Carrie Fisher: Some Early Thoughts on Her Estate

May the Force be with you Carrie – you were one of the brightest stars.

The entertainment world lost an iconic legend today. Carrie Fisher, best known for her role as Princess Leia Organa in the Star Wars films, passed away this morning after suffering a heart attack on December 23, 2016, while on a flight from London to Los Angeles. In addition to her Star Wars role, Ms. Fisher starred in many other films, and also authored several books, plays, and screen plays. She recently published her autobiography, The Princess Diarist.

From a legal perspective, it is far too early to analyze Ms. Fisher’s estate to any degree. However, one can make a number of observations:

  • Fisher was not married at the time of her death, but was survived by one child, her daughter, actress Billie Lourd, age 24. Ms. Lourd therefore would be Ms. Fisher’s sole natural heir.
  • Fisher was married for a short time to singer, Paul Simon. Ms. Lourd’s father is talent agent Bryan Lourd. However, Ms. Fisher and Mr. Lourd were never legally married. Therefore, neither Paul Simon nor Bryan Lourd would be an heir to Ms. Fisher’s estate, absent an express bequest in her will or trust.
  • Fisher was the child of two entertainers, the late Eddie Fisher and Debbie Reynolds. Eddie Fisher died in 2010, and was survived by four children, including Carrie Fisher. Presumably, Ms. Fisher was a partial heir to Eddie Fisher’s estate, although few details of that estate appear to be public. However, Ms. Reynolds is still living and will likely leave her estate to her surviving son and Ms. Lourd.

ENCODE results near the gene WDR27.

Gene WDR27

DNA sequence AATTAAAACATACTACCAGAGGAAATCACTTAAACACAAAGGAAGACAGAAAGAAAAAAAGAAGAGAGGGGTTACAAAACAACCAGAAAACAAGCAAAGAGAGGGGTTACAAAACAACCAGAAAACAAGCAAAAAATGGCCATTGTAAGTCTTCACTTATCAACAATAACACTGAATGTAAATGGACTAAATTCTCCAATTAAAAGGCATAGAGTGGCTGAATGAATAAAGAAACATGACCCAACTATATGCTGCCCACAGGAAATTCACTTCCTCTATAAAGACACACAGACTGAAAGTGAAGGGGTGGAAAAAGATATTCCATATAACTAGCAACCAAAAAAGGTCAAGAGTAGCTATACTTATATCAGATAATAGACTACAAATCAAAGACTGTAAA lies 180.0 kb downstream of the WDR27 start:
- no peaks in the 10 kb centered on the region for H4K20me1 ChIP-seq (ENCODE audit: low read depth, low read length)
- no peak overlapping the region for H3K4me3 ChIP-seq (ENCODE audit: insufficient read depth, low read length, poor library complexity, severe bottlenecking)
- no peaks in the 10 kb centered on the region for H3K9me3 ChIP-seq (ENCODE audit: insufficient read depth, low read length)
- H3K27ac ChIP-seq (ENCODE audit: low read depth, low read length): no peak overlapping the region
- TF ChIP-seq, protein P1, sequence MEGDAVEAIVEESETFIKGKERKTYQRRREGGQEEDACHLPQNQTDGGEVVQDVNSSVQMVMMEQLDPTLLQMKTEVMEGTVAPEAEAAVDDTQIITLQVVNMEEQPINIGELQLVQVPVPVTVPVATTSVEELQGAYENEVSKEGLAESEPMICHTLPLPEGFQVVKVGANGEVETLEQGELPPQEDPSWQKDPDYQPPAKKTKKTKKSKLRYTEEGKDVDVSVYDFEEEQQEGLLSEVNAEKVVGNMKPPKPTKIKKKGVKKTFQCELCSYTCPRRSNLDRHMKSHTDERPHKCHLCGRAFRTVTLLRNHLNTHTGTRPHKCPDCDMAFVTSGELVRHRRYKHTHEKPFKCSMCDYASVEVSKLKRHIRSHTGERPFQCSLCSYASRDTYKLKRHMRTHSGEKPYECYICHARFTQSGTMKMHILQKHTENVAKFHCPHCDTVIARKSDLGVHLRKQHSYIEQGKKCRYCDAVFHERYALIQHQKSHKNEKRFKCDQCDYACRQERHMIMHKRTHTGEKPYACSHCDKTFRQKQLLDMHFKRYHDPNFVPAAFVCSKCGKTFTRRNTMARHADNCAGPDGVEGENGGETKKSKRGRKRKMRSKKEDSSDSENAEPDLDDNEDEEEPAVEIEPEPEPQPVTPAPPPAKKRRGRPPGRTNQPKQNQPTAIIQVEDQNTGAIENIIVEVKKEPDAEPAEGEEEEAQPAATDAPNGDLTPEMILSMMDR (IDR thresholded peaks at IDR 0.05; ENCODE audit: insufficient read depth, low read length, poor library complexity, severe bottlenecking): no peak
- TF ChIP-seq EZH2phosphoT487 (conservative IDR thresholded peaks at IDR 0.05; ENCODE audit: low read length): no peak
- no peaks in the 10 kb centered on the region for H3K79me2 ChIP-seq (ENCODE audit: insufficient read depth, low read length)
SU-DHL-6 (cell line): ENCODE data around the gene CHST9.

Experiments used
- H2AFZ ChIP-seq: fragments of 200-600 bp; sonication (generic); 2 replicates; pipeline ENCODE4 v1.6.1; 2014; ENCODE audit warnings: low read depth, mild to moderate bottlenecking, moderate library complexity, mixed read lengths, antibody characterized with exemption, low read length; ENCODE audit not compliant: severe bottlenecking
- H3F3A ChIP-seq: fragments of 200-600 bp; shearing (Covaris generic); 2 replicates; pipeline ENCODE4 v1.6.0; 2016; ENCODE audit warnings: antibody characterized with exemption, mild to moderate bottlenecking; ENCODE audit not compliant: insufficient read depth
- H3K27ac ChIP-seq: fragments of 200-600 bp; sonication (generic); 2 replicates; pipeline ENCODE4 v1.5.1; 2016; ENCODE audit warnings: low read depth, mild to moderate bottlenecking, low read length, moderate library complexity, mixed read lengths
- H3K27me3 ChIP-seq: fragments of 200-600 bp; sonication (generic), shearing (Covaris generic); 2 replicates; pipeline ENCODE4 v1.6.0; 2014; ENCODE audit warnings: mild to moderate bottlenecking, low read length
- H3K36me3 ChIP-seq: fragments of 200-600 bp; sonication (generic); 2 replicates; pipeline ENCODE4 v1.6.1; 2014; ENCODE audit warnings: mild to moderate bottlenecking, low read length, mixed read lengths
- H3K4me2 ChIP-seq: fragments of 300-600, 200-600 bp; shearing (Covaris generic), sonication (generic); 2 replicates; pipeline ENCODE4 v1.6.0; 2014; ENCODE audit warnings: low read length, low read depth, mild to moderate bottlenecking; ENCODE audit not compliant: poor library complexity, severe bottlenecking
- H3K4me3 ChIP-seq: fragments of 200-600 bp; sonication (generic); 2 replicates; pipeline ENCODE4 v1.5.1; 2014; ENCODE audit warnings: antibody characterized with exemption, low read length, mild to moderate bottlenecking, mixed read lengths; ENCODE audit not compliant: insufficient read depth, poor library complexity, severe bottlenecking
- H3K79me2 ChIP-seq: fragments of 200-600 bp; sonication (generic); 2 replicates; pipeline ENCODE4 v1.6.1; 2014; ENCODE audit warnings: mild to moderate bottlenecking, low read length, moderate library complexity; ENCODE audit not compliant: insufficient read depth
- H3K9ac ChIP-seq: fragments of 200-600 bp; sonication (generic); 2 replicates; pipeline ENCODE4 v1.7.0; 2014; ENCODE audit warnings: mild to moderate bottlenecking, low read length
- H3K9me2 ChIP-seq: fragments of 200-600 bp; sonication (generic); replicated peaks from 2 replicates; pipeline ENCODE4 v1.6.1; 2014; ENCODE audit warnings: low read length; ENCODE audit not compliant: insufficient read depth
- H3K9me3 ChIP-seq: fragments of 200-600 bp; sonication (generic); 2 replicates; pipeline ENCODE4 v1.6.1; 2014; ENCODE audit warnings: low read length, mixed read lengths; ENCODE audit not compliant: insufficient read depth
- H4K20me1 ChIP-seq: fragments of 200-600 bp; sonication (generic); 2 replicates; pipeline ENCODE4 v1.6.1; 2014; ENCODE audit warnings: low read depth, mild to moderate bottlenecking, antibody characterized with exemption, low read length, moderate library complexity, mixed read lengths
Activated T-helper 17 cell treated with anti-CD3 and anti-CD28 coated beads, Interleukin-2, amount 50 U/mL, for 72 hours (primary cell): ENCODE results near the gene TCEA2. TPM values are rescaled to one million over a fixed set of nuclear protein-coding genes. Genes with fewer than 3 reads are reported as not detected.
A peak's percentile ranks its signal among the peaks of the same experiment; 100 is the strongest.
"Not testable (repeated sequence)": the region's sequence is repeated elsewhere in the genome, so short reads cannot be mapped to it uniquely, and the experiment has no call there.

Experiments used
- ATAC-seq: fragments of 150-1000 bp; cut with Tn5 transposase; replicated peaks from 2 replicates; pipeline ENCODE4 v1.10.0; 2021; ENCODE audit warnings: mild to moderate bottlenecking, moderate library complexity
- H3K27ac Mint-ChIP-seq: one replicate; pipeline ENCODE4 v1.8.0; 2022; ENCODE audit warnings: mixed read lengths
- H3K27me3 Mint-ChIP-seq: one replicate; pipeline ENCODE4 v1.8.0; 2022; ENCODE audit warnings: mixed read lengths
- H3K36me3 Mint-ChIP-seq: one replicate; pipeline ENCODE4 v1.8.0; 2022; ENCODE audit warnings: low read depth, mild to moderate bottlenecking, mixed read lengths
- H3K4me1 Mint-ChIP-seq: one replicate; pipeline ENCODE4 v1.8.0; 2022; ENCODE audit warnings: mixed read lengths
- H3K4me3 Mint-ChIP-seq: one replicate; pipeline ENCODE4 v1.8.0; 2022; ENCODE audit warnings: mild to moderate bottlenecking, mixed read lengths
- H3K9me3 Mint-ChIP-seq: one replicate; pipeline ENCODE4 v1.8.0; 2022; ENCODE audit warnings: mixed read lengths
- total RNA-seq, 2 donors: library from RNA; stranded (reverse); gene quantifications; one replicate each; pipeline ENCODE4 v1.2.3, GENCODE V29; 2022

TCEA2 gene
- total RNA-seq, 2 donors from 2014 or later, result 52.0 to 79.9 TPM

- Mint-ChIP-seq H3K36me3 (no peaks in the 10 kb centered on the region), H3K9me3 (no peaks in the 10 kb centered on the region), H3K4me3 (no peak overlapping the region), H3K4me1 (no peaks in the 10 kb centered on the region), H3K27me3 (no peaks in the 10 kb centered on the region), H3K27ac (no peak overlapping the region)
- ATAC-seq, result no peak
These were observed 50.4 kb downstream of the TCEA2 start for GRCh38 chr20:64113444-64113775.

• Fisher was a California resident, so her name and likeness will be protected by the California Celebrity Rights Act for another 70 years. However, her depiction of Princess Leia was apparently transferred by contract to Lucasfilm Ltd. when she starred in the first Star Wars film at the age of 19.
  • Along with her other principal Star Wars actors, Harrison Ford and Mark Hamill, Ms. Fisher agreed to take a percentage of the movie’s profits, plus a take of TV screenings, re-releases and more. Therefore, these residual profit rights will presumably be inherited by Billie Lourd.
  • Carrie Fisher was involved with a number of charitable causes during her lifetime. Her will or trust may therefore include bequests for charitable causes.
  • While Congress and the new administration are considering a repeal of the federal estate tax, any such legislation will likely be effective no earlier than January 1, 2017. Therefore, the portion of Ms. Fisher’s estate that exceeds the 2016 estate tax exemption amount of $5.45 million will be subject to a federal estate tax at the rate of 40%.

Because of their notoriety, the estates of well-known celebrities are often illustrative of many issues that many people face in their estate planning. Only time will tell if important lessons will emerge from the Estate of Carrie Fisher.

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